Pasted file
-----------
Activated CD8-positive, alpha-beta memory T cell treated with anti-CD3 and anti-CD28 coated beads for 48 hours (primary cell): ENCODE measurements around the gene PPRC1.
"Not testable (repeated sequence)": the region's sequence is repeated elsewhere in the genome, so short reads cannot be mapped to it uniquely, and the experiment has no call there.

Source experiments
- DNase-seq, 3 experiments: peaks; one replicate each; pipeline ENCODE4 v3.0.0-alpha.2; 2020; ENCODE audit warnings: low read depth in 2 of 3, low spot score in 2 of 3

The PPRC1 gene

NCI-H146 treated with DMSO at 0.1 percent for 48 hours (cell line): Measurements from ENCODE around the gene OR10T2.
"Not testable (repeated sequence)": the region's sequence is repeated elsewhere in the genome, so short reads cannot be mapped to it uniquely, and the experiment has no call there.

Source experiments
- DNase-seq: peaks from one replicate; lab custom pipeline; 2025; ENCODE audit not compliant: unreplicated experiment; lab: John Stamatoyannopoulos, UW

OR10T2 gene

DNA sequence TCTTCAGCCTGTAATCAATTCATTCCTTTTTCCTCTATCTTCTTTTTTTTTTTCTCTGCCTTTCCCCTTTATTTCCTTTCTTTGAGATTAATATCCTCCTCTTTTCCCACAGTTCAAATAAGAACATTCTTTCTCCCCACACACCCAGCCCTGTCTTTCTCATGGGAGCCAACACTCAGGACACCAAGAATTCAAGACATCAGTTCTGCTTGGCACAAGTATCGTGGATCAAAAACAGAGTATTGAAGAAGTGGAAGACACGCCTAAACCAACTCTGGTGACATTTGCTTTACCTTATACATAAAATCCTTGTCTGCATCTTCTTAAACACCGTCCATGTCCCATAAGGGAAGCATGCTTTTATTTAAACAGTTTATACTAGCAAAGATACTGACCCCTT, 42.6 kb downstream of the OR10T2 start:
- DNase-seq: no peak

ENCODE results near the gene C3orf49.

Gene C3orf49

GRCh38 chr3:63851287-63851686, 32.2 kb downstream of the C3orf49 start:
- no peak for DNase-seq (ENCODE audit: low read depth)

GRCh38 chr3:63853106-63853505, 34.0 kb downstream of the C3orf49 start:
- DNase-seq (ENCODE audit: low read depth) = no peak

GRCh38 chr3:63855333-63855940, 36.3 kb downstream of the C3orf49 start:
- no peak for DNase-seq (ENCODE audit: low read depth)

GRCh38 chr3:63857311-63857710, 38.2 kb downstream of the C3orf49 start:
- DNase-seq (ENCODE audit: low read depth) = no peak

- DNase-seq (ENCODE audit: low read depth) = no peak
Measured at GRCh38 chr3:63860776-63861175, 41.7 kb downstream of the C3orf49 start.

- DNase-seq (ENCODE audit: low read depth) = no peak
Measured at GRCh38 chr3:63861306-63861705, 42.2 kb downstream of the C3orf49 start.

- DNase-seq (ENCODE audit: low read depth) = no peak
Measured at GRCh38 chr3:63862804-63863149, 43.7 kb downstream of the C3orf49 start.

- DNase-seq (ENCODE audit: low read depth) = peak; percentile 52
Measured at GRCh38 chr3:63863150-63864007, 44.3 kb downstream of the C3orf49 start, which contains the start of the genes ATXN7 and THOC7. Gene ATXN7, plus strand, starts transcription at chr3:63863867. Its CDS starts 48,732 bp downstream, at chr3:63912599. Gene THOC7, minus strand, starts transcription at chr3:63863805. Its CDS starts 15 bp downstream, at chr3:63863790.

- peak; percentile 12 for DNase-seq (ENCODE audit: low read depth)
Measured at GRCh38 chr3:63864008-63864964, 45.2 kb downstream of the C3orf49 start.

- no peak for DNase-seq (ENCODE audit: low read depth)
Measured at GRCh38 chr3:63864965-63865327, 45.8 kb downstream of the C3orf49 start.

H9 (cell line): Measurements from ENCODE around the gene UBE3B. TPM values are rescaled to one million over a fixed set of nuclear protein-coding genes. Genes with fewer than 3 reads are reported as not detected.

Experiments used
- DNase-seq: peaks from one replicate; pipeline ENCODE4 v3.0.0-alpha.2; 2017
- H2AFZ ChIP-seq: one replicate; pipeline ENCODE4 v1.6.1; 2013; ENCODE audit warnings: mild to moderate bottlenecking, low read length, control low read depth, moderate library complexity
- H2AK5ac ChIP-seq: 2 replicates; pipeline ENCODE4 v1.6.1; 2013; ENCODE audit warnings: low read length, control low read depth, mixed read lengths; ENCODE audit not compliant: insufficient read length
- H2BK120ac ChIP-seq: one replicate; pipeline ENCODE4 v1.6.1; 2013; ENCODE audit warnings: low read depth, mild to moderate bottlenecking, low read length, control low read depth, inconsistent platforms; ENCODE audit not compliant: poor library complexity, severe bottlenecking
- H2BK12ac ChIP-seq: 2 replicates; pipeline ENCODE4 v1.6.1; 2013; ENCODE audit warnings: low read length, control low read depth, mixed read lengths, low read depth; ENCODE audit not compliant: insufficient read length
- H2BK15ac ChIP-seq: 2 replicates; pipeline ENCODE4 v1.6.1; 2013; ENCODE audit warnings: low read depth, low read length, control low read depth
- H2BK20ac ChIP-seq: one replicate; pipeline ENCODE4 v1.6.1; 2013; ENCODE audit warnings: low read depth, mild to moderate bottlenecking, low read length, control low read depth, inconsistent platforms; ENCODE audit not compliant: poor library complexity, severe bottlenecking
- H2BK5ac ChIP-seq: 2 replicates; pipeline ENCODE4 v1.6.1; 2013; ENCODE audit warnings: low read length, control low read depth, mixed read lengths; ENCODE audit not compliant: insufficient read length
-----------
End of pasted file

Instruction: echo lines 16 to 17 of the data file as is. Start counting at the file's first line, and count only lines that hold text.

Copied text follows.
- no peak for DNase-seq (ENCODE audit: low read depth)

GRCh38 chr3:63853106-63853505, 34.0 kb downstream of the C3orf49 start: